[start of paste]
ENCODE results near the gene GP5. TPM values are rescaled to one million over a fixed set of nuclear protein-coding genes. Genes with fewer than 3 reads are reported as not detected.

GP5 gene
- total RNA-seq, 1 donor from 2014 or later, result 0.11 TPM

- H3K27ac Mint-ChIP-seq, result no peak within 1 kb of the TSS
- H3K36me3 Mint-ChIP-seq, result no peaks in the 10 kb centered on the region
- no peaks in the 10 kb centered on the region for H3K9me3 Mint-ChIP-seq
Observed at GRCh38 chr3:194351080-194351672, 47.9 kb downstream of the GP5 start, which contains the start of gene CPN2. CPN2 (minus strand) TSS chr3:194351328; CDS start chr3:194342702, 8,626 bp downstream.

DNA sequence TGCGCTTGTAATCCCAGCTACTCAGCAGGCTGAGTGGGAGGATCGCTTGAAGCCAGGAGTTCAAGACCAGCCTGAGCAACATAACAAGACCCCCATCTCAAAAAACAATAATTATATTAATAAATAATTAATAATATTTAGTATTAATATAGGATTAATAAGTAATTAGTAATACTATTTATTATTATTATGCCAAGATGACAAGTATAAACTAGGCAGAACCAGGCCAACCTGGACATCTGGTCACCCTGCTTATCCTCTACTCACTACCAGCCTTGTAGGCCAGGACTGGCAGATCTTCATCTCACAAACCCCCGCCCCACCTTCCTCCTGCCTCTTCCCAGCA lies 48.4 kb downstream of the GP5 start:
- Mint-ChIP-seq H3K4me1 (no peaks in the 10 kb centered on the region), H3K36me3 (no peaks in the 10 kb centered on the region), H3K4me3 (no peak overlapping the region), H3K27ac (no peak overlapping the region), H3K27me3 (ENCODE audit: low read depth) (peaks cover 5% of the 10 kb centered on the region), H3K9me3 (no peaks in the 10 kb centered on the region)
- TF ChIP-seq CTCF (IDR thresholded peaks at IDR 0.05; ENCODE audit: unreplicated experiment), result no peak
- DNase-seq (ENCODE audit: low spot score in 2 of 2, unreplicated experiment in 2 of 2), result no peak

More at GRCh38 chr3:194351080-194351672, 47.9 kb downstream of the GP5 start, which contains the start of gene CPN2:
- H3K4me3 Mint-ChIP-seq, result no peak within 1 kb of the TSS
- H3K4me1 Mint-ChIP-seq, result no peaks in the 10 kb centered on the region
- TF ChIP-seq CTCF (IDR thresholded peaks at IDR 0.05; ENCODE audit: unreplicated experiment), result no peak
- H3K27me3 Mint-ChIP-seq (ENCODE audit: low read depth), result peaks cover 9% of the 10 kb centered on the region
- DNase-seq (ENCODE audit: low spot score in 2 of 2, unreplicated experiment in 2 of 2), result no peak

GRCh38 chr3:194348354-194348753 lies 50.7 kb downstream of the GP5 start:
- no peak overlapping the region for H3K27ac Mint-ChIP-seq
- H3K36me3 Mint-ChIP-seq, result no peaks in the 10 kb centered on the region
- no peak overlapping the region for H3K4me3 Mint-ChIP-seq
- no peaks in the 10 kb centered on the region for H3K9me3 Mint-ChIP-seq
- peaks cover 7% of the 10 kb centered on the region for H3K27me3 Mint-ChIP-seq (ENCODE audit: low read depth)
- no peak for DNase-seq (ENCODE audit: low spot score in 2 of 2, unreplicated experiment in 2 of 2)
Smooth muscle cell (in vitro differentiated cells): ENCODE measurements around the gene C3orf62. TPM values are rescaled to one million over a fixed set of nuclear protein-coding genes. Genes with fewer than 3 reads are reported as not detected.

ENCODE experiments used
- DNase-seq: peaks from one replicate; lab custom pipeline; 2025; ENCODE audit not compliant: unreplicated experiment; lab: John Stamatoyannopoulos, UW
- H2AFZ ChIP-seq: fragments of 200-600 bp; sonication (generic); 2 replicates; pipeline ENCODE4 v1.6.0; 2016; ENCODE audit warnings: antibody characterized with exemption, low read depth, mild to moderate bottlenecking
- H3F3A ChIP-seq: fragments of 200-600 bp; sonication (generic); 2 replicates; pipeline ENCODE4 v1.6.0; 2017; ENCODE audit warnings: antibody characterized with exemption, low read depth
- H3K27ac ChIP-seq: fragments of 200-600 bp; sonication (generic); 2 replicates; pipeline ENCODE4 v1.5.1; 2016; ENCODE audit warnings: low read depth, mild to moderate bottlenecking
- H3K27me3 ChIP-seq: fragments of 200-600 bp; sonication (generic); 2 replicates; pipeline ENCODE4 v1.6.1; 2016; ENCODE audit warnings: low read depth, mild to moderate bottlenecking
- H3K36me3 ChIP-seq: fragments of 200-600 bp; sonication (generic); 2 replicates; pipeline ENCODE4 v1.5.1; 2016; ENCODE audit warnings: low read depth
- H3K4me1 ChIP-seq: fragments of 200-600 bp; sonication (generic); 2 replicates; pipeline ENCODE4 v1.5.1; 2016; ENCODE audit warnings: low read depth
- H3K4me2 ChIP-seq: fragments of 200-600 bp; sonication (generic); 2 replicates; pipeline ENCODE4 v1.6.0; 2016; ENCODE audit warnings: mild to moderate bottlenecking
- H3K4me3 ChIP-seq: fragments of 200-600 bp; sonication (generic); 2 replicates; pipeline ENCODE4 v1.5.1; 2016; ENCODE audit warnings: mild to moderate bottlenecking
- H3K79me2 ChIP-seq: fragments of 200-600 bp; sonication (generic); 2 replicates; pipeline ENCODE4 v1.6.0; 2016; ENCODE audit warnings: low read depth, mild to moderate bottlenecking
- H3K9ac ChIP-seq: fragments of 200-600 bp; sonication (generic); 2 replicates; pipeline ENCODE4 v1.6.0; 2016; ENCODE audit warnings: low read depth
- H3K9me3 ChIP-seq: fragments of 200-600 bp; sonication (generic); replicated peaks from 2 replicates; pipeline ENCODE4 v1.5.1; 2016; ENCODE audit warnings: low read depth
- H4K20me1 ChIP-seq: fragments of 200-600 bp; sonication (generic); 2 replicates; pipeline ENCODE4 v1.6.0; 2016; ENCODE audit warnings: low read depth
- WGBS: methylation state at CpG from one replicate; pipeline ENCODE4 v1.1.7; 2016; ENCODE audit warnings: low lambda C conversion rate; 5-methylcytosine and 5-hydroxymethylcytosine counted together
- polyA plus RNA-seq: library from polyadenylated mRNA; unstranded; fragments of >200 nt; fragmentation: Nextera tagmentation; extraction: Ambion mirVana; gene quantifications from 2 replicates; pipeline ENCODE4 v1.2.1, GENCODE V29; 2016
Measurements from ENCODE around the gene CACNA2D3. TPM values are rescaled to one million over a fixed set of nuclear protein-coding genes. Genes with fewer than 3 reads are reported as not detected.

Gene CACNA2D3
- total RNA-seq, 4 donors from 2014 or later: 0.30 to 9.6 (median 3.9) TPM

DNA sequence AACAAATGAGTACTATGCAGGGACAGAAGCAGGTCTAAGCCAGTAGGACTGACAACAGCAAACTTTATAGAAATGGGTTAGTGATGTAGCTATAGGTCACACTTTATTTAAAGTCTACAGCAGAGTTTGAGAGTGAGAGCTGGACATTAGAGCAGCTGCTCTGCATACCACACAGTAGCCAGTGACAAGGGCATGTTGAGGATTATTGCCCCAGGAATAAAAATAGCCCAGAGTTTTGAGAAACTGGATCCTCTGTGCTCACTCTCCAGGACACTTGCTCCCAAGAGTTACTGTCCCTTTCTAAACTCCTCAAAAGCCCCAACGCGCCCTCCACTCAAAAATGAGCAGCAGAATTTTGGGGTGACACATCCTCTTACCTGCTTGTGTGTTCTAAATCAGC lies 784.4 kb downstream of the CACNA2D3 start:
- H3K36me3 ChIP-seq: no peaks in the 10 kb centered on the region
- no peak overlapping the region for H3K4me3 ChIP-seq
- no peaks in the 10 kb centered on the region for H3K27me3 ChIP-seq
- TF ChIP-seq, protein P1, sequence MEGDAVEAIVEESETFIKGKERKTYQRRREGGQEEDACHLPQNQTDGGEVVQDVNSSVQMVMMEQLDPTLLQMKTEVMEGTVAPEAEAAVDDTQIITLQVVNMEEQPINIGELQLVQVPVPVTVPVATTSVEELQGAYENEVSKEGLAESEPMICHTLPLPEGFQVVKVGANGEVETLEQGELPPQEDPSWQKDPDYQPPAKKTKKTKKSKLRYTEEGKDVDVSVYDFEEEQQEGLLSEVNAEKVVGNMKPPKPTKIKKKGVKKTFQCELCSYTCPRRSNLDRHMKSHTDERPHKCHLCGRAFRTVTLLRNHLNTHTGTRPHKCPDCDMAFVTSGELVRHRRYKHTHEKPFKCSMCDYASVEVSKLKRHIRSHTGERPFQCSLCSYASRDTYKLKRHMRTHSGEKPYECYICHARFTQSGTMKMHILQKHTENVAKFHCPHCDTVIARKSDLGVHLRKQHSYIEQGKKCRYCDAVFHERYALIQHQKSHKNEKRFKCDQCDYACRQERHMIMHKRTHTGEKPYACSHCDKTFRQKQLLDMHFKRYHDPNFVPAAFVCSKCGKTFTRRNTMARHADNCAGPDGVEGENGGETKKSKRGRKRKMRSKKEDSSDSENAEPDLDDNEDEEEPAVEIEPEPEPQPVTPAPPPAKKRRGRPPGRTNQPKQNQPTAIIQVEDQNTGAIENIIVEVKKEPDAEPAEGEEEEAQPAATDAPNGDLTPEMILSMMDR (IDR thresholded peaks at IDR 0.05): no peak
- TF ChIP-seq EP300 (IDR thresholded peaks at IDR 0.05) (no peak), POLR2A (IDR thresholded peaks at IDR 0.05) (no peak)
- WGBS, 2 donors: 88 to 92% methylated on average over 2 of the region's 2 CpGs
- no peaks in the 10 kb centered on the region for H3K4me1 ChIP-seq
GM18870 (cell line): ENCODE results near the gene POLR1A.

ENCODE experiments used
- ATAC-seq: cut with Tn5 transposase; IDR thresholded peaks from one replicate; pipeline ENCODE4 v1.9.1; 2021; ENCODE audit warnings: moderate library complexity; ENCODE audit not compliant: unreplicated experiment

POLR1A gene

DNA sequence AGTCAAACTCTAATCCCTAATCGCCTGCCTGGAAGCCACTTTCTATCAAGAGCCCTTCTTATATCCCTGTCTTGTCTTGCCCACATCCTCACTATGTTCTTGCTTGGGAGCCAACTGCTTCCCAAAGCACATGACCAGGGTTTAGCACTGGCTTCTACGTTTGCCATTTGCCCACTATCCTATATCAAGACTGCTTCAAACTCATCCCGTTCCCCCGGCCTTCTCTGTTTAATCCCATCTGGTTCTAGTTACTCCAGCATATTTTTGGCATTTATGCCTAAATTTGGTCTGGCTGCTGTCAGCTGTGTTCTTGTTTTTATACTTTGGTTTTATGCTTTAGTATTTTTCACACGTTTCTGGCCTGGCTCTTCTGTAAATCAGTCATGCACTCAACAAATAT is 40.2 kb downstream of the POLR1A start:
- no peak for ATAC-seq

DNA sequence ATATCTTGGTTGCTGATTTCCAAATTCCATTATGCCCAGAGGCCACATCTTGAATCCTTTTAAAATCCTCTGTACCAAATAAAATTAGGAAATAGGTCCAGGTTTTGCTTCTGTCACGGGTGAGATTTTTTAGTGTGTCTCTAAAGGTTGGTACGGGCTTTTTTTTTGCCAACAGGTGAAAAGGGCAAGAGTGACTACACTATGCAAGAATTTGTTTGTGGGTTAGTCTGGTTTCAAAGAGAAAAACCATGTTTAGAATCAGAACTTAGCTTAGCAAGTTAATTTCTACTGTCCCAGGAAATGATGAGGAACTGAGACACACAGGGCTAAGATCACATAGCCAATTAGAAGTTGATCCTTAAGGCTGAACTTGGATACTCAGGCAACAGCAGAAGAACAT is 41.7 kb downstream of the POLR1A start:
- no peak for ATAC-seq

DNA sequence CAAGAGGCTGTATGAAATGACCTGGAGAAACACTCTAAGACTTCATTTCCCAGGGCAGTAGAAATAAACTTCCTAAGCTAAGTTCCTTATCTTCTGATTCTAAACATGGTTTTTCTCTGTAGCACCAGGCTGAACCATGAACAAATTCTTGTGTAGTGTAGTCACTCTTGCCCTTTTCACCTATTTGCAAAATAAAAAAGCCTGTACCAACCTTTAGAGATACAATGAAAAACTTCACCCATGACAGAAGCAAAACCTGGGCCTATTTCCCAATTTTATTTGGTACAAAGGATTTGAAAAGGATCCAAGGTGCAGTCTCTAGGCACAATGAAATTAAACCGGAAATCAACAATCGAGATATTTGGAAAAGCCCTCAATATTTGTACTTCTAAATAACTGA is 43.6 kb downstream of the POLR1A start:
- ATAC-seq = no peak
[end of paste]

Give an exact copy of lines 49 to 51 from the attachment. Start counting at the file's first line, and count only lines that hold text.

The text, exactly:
- TF ChIP-seq, protein P1, sequence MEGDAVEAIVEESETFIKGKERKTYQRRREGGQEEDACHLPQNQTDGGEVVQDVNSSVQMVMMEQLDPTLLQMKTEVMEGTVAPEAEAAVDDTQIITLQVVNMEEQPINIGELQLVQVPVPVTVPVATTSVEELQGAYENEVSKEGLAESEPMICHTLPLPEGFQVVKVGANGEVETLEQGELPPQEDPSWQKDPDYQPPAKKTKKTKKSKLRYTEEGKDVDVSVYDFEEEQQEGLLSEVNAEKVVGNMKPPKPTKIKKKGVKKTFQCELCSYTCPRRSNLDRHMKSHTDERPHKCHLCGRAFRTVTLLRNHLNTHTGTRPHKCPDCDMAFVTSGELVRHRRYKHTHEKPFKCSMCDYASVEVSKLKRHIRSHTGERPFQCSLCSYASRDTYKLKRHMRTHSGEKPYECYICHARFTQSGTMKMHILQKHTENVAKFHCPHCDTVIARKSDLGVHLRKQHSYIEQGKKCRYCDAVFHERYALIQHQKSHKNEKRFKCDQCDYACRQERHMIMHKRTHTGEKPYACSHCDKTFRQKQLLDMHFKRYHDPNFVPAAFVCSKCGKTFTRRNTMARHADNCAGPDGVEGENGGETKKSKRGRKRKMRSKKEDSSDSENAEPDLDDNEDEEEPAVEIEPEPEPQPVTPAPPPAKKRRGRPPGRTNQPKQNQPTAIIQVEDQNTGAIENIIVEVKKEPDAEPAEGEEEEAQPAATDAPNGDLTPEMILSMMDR (IDR thresholded peaks at IDR 0.05): no peak
- TF ChIP-seq EP300 (IDR thresholded peaks at IDR 0.05) (no peak), POLR2A (IDR thresholded peaks at IDR 0.05) (no peak)
- WGBS, 2 donors: 88 to 92% methylated on average over 2 of the region's 2 CpGs